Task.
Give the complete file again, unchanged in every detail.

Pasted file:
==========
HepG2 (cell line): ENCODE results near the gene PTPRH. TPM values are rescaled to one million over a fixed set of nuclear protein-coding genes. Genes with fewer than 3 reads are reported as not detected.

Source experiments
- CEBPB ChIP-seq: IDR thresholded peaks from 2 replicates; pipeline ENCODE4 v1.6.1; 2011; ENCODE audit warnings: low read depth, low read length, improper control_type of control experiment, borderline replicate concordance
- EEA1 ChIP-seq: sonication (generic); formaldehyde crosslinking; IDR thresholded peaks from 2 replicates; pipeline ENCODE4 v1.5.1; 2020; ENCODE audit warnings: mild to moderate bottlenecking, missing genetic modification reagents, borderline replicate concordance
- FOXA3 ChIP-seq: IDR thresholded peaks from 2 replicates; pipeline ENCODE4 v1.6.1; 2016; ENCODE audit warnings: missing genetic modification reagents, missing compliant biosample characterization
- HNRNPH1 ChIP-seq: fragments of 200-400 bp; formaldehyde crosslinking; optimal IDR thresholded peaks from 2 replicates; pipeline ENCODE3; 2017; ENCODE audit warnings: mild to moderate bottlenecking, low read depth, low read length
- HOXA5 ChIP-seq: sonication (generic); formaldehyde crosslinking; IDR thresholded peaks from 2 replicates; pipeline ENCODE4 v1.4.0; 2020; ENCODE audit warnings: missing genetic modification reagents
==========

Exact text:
HepG2 (cell line): ENCODE results near the gene PTPRH. TPM values are rescaled to one million over a fixed set of nuclear protein-coding genes. Genes with fewer than 3 reads are reported as not detected.

Source experiments
- CEBPB ChIP-seq: IDR thresholded peaks from 2 replicates; pipeline ENCODE4 v1.6.1; 2011; ENCODE audit warnings: low read depth, low read length, improper control_type of control experiment, borderline replicate concordance
- EEA1 ChIP-seq: sonication (generic); formaldehyde crosslinking; IDR thresholded peaks from 2 replicates; pipeline ENCODE4 v1.5.1; 2020; ENCODE audit warnings: mild to moderate bottlenecking, missing genetic modification reagents, borderline replicate concordance
- FOXA3 ChIP-seq: IDR thresholded peaks from 2 replicates; pipeline ENCODE4 v1.6.1; 2016; ENCODE audit warnings: missing genetic modification reagents, missing compliant biosample characterization
- HNRNPH1 ChIP-seq: fragments of 200-400 bp; formaldehyde crosslinking; optimal IDR thresholded peaks from 2 replicates; pipeline ENCODE3; 2017; ENCODE audit warnings: mild to moderate bottlenecking, low read depth, low read length
- HOXA5 ChIP-seq: sonication (generic); formaldehyde crosslinking; IDR thresholded peaks from 2 replicates; pipeline ENCODE4 v1.4.0; 2020; ENCODE audit warnings: missing genetic modification reagents